256711 Prescription monitoring programs reduce mortality rates due to overdose

Monday, October 29, 2012

Kara Mandell, MA , Department of Population Health, University of Wisconsin-Madison, Madison, WI
Whitney P. Witt, PhD, MPH , Department of Population Health Sciences, School of Medicine and Public Health, University of Wisconsin-Madison, Madison, WI
Background: The Centers for Disease Control recommend the implementation of Prescription Monitoring Programs (PMPs) as a way to combat the misuse of prescription medications. Studies have shown that the implementation of PMPs can lead to a decrease in diversion as well as an increase in substance abuse treatment admissions. However, no study to date has examined the effect of PMPs on mortality attributed to prescription drug overdose. Methods: This study used detailed mortality data on deaths which involved prescription medications (n=267,083) that occurred in each state between 1999 and 2008. These data were obtained from the CDC “WONDER” System using ICD-10 codes. Implementation of PMPs was staggered between states, with 24 states implementing PMPs during the study period. Therefore, this analysis uses a difference-in-difference Poisson Generalized Estimating Equation to assess the causal effects of implementing PMPs on the rate of mortality attributed to prescription drug overdoses. To estimate effects on specific subgroups, analyses were stratified by age, race and urbanization status. Results: Across all groups, the implementation of a Prescription Monitoring Program decreased the rate of deaths attributable to prescription medication overdose by 0.4 percent (95% CI: 0.001-0.007). This decrease is much higher, 1.2 percent (95% CI: 0.005-0.018), among people who live in rural areas. No differences in effect were found by age or race. Conclusion: PMPs significantly reduce mortality associated with prescription drug use, particularly among people living in rural areas. If all states had implemented PMPs in 1999, 1,170 deaths would have been prevented between 1999 and 2008.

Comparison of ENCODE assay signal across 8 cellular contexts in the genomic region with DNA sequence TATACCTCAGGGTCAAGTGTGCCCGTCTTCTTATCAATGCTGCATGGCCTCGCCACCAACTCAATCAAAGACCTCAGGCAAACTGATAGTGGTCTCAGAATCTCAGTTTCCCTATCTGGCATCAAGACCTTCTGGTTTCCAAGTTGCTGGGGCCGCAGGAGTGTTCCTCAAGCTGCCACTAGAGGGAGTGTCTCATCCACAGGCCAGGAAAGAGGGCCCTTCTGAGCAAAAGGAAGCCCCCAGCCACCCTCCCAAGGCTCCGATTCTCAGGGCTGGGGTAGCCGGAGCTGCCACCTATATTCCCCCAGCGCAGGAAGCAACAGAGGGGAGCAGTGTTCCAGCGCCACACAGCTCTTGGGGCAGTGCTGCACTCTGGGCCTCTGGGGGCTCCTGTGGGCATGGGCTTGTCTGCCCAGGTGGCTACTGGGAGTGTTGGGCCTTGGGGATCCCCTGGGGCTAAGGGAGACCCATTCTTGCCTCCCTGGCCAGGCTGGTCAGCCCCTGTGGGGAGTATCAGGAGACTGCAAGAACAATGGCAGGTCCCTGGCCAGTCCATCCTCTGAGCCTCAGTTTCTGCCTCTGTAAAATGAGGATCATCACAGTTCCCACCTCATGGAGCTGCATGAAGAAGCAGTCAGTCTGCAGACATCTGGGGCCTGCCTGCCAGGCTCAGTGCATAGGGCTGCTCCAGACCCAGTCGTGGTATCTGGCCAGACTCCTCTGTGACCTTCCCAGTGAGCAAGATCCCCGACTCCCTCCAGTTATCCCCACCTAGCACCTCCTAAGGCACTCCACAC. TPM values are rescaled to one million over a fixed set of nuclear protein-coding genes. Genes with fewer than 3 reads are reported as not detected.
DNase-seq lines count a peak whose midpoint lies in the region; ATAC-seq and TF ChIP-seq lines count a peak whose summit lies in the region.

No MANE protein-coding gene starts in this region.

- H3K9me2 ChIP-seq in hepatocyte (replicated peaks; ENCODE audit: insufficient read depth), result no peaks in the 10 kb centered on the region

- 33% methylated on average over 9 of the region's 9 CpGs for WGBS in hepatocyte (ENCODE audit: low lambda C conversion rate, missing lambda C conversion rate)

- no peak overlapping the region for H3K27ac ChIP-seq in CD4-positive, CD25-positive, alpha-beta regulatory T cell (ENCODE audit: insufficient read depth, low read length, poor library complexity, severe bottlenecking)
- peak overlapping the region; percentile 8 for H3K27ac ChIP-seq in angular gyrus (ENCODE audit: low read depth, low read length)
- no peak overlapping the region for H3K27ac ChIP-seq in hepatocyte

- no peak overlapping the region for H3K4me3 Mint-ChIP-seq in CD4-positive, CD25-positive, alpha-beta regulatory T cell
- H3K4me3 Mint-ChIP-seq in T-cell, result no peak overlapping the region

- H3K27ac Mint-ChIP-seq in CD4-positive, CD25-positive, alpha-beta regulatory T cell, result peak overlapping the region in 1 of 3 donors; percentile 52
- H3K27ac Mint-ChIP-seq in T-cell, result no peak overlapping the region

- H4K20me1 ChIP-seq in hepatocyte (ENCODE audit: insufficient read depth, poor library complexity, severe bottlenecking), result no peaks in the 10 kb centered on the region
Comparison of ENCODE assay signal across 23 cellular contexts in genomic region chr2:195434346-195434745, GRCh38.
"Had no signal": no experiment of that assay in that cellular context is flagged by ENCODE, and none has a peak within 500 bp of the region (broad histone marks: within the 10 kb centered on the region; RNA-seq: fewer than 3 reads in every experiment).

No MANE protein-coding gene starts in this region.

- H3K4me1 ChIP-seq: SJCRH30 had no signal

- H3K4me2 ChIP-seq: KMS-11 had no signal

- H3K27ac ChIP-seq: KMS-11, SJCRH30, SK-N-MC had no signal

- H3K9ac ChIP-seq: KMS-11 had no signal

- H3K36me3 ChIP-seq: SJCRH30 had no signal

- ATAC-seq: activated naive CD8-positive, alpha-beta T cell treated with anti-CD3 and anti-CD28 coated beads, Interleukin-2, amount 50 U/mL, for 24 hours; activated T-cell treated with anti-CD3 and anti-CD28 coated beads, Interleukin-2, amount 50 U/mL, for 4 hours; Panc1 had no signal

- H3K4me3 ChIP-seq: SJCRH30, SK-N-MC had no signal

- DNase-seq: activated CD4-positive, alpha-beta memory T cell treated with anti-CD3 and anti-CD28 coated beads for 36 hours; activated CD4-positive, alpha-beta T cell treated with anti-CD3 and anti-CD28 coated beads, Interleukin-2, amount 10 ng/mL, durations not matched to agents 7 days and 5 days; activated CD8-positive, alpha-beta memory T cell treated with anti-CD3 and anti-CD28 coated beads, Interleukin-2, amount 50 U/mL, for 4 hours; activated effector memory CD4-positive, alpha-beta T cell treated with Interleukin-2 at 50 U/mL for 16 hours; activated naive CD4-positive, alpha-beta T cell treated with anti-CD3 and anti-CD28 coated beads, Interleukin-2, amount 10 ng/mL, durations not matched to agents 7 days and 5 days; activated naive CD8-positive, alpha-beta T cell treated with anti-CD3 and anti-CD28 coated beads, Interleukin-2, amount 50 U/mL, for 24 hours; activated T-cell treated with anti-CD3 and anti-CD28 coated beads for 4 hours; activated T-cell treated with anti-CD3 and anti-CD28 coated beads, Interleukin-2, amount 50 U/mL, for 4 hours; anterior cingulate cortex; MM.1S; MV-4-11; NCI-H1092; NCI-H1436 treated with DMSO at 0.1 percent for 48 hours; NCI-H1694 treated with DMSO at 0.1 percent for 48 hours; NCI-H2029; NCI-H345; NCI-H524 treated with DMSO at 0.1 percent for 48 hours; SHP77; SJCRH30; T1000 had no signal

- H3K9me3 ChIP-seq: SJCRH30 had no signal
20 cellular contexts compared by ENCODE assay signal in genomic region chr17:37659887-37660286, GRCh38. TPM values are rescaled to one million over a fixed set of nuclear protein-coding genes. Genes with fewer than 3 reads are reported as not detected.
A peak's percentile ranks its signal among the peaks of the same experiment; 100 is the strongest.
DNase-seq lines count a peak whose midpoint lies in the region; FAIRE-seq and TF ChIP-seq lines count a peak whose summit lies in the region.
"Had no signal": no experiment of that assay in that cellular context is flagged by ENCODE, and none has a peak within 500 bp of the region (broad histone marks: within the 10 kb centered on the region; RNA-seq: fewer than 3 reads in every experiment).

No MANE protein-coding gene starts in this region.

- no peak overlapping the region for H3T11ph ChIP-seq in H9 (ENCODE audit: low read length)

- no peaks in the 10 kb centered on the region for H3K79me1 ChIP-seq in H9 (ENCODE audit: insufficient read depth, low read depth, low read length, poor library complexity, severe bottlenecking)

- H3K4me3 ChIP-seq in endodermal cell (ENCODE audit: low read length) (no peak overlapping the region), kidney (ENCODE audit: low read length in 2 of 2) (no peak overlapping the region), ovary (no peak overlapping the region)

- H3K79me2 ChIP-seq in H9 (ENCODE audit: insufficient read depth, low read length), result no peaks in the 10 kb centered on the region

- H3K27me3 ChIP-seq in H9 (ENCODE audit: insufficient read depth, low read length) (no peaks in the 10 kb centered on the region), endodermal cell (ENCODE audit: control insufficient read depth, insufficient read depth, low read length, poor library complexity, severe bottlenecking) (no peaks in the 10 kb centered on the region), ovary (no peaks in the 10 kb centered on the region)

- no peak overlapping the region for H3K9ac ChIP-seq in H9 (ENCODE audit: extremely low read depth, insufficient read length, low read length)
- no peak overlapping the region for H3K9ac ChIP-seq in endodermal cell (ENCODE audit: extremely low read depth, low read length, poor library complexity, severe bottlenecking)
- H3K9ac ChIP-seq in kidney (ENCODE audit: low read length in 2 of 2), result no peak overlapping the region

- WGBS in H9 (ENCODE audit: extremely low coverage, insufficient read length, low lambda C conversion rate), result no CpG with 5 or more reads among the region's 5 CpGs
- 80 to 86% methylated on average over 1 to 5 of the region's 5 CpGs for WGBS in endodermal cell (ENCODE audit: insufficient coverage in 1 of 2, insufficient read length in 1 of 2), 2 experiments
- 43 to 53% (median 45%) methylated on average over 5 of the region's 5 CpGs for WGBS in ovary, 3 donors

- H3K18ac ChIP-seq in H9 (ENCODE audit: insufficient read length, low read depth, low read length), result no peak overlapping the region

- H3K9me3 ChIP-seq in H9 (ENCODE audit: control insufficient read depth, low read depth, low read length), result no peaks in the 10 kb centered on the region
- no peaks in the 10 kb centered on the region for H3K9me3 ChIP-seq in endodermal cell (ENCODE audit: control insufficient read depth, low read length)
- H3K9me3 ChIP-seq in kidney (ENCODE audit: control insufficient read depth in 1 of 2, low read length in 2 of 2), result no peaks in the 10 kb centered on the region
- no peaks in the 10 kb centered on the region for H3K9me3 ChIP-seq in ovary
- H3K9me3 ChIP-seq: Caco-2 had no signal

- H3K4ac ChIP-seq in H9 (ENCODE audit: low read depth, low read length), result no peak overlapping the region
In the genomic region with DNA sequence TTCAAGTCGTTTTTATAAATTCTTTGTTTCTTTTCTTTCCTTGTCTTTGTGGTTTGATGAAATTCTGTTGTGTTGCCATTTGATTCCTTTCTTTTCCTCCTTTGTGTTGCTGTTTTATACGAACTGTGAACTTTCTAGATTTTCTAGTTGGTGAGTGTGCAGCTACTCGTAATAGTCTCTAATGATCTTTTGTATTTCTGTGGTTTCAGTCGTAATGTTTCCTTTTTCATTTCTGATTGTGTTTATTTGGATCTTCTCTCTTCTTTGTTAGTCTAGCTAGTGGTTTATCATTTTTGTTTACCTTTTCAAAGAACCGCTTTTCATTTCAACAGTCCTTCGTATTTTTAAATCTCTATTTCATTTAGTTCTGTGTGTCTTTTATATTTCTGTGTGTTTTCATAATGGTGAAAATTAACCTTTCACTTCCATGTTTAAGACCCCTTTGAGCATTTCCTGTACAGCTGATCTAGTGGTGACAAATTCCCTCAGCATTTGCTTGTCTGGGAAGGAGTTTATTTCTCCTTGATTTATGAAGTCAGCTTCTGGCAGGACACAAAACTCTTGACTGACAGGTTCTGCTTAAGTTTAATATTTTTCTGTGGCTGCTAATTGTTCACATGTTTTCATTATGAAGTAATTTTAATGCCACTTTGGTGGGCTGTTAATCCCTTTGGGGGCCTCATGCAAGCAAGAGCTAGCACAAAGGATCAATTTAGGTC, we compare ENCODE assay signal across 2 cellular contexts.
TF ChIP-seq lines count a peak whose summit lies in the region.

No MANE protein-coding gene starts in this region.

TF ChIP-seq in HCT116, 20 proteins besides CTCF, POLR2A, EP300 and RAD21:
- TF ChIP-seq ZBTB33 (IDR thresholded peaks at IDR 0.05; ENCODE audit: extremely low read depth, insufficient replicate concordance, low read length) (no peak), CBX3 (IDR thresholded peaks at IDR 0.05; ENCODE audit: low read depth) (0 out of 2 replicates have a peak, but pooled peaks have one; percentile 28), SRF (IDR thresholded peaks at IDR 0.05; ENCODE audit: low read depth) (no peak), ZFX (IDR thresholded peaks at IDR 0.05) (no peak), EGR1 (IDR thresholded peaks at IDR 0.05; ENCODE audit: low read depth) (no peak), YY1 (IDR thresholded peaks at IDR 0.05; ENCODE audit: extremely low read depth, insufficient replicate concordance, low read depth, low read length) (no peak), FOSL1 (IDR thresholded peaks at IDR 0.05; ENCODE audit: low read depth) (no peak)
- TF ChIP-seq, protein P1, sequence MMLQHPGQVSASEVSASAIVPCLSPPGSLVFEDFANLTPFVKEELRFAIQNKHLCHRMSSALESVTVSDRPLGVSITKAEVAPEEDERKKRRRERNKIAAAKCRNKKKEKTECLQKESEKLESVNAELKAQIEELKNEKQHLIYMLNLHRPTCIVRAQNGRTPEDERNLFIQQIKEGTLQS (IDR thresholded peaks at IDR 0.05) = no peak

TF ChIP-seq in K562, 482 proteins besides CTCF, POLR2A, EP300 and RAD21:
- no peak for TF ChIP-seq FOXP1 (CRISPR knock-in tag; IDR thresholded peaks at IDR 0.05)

Learning Areas:
Chronic disease management and prevention
Public health or related public policy
Social and behavioral sciences

Learning Objectives:
Describe the effectiveness of prescription monitoring programs on preventing deaths due to overdose of opiate and non-opiate prescription medication. Identify specific sub-groups that have been most affected by the implementation of prescription monitoring programs.

Keywords: Public Policy, Prescription Drug Use Patterns

Presenting author's disclosure statement:

Qualified on the content I am responsible for because: I downloaded the publicly available data, conducted the analyses presented in this abstract and wrote the abstract.
Any relevant financial relationships? No

I agree to comply with the American Public Health Association Conflict of Interest and Commercial Support Guidelines, and to disclose to the participants any off-label or experimental uses of a commercial product or service discussed in my presentation.